During the closing moments of the dedication of the Nauvoo Illinois Temple on June 30, 2002, President Gordon B. Hinckley noted it was “a very hot day” in Nauvoo. Nevertheless, he asked that those attending the dedication in Nauvoo to take a few minutes to “walk down Parley Street to the waterfront,” the landing on the Mississippi River from which the early Saints departed Nauvoo and crossed into Iowa on their westward trek.
He asked members to leave behind the comfort of their air-conditioned cars, to walk and take time to read plaques along what is designated as the Trail of Hope and read about those who left behind the beautiful temple and the “city of Joseph” they had built in just six and a half years.
“Look across to Iowa,” President Hinckley said, inviting the members to ponder on those past events. He asked they imagine it not as a hot day in June, but a day of bitter cold in February, the month when the first company of Saints left Nauvoo under dire circumstances in 1846.
When the dedicatory session concluded, the temple’s doors opened. What happened next was a sight to behold. More than a thousand members exited the temple, some by its front doors from which they could see the late afternoon sun glistening on the Mississippi River. Hundreds who watched the dedication in the nearby Nauvoo Illinois Stake center joined the throng walking down the hill. I fell in with them. With the new Nauvoo Illinois Temple to our backs, it wasn’t hard to imagine the scene as earlier Saints left the original temple for the last time.
What unfolded on that late afternoon and early evening on June 30, 2002, was as a spiritual snapshot, the capturing of a moment to remember forever. Church members heeded a prophet’s voice. It was 95 degrees Farenheit, as humidity readings hovered in the 90s. The distance covered, approximately a mile, wasn’t significant, but the walk itself was.
I walked with a mixture of emotions. Daylight was in its last moments; getting proper film exposures was difficult. Besides the fading light, I had trouble looking through the viewfinder because tears often blurred my vision. I felt spiritually elevated and emotionally drained.
Parents pushed baby strollers and carried infants in their arms and toddlers on their shoulders. Some members went to the waterfront in conventional or motorized wheelchairs. Some walked with the aid of crutches or canes. Mike Larsen, originally from Blackfoot, Idaho, who then lived in Iowa City, Iowa, made his way down the route on crutches. “It’s nothing compared to what the pioneers did,” he told me.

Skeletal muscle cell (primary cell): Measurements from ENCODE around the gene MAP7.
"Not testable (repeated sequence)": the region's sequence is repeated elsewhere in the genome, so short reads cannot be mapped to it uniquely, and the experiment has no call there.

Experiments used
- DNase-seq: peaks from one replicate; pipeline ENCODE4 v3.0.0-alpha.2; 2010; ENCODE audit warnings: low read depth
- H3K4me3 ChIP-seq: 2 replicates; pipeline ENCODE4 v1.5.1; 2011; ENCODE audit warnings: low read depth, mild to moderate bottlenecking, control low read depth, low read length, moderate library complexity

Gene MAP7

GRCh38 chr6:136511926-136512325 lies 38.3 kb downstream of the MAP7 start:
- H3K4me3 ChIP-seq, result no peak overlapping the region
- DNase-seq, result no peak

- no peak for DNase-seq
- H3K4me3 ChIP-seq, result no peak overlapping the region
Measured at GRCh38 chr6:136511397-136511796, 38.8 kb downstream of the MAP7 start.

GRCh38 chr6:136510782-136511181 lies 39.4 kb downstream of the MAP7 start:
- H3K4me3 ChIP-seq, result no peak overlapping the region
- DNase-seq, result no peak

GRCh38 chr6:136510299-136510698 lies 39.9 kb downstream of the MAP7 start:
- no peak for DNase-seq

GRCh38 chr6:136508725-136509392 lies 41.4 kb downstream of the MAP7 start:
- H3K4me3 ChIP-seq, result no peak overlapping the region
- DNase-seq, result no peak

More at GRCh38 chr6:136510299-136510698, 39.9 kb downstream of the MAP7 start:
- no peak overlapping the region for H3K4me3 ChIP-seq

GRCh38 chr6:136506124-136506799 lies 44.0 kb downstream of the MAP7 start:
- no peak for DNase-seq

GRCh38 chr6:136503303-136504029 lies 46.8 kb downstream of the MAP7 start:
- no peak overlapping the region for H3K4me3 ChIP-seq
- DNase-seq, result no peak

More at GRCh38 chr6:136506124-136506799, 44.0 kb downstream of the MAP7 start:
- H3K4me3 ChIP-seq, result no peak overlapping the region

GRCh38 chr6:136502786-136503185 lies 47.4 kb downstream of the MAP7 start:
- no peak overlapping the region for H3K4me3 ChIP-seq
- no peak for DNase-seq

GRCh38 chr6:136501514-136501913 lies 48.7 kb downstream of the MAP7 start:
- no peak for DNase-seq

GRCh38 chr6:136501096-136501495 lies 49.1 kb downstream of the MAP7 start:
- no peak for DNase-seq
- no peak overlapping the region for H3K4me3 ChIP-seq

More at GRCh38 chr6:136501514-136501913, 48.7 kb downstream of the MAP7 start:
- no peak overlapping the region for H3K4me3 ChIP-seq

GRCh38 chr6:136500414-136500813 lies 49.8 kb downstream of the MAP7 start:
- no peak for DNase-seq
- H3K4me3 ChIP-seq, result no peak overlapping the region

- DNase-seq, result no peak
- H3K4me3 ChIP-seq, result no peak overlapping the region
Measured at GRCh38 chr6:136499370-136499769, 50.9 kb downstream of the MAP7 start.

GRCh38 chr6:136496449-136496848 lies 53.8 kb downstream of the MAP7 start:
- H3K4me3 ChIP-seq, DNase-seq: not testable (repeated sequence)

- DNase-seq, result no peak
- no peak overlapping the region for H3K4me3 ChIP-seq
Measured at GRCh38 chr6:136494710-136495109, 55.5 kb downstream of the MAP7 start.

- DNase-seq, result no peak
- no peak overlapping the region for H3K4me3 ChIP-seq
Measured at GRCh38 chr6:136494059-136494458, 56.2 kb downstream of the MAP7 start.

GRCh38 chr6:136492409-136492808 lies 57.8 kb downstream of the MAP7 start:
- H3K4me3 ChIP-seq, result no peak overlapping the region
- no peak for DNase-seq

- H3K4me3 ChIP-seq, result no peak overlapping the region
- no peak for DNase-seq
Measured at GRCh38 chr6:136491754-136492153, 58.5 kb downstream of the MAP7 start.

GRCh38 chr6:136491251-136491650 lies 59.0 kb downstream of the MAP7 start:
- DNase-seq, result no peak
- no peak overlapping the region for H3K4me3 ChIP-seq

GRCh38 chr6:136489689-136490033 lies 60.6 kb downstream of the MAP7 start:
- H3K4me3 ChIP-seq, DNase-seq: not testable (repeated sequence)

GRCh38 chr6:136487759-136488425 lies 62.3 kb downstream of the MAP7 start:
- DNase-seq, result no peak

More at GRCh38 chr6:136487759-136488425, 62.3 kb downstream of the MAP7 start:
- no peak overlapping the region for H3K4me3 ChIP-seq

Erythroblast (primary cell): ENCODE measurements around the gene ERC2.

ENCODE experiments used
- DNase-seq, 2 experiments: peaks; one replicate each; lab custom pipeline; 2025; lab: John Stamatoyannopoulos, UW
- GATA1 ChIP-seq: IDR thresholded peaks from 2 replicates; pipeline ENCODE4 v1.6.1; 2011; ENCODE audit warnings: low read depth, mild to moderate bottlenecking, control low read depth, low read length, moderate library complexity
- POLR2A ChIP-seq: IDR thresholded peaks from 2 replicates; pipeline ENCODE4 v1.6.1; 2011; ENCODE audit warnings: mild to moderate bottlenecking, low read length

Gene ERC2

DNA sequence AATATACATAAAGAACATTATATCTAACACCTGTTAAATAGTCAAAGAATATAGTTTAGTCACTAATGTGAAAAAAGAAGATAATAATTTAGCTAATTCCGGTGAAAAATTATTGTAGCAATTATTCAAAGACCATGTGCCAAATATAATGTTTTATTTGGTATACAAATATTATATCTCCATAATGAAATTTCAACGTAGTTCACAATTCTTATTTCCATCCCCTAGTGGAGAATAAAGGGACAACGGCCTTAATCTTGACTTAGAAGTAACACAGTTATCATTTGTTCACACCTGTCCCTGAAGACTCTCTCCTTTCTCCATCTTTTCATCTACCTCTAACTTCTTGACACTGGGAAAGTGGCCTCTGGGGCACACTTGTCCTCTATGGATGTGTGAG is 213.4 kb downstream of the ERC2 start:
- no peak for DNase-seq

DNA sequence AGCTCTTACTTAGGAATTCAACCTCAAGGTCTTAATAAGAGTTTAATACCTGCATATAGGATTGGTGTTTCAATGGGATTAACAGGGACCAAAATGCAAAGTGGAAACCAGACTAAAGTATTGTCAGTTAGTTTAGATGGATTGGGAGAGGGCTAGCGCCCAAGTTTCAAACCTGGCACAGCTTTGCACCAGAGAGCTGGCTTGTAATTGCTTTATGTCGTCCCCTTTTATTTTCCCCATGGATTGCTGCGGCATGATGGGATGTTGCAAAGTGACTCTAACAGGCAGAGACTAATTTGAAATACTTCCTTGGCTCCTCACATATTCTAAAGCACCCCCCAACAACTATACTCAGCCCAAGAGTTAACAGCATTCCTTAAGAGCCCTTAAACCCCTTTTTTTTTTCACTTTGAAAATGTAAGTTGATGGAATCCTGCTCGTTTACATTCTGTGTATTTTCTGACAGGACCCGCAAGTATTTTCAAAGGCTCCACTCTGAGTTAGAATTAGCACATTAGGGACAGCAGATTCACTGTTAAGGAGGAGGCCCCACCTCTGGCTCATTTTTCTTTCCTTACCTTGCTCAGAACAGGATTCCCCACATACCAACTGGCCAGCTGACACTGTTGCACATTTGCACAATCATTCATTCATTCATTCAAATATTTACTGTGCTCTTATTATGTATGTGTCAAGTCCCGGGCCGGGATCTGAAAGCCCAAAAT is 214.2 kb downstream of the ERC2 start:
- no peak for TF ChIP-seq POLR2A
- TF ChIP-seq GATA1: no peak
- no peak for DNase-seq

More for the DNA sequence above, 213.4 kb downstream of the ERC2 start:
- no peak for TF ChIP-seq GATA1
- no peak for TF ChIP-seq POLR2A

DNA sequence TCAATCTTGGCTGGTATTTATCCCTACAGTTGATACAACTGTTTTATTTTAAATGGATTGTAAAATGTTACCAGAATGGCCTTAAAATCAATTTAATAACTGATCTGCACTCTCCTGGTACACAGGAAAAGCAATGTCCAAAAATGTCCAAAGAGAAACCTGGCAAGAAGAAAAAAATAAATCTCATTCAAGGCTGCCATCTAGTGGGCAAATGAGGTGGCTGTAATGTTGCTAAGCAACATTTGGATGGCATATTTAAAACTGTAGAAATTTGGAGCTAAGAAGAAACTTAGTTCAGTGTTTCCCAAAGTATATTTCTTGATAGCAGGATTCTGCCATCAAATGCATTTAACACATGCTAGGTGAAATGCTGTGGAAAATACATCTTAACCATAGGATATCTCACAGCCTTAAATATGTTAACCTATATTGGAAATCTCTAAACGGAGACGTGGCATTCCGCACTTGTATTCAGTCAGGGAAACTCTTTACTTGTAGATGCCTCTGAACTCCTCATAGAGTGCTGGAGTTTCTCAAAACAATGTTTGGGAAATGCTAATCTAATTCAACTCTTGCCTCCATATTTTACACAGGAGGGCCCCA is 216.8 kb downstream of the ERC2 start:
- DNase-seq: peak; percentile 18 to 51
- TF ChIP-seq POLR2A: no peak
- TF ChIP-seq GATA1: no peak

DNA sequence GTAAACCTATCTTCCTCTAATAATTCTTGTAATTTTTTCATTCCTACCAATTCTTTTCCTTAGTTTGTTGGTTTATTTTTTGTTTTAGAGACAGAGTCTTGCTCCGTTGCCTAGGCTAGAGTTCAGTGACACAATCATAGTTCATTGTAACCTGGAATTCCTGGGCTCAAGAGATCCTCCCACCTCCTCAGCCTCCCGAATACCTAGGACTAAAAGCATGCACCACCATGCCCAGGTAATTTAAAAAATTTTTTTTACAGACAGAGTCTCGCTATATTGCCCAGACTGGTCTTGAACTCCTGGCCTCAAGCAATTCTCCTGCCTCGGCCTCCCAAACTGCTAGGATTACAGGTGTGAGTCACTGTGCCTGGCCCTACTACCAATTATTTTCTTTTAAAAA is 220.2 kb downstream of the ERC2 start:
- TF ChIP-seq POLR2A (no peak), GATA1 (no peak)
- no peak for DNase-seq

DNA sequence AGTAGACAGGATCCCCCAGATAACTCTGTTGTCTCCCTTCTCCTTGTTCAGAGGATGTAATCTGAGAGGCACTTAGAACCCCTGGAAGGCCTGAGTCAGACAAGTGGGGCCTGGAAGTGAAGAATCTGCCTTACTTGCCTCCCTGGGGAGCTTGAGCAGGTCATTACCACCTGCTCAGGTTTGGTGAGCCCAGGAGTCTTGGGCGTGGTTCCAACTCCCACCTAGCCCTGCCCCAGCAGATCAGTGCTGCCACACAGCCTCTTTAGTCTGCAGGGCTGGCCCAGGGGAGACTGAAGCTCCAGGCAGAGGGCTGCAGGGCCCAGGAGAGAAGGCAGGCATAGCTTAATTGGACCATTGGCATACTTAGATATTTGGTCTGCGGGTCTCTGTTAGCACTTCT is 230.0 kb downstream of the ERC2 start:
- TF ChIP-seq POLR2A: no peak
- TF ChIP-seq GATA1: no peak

Mary Hart of the Garden Park Ward in Salt Lake City and a descendant of two of Nauvoo’s original settlers, James and Drucilla Hendricks, walked as far as she could while using crutches, but eventually resigned to sitting in a wheelchair pushed by a young relative, LeAnn Hord of Mesa, Arizona. Every bump along the uneven verge caused pain. Still, Sister Hart persisted in going the distance.
Until after dark, a steady stream of people walked to and from the river. It was a beautiful, yet rather somber, occasion. The mood was contemplative. Many members stopped to read some or all of the 28 markers along the Trail of Hope.
One marker bore a statement by Newel Knight: “…here we all halted & took a farewell view of our delightful City . … We also beheld the magnificent Temple rearing its lofty tower towards the heavens. … My heart did swell within me.”
There we were, 156 years later, gazing at a similar scene, feeling some of the same emotions.
The marker bearing words of Bathsheba Smith touched many: “My last act set in that precious spot was to tidy the rooms, sweep up the floor, and set the broom in its accustomed place behind the door. Then with emotion in my heart … I gently closed the door and faced an unknown future; faced it with Faith in God. …”
President Hinckley surely knew what that walk would mean to those who attended the dedication of the Nauvoo Illinois Temple. He had gone on that walk many times during earlier visits to Nauvoo. I was privileged to take along my camera as he walked down Parley Street to the water’s edge on one of those visits several years earlier.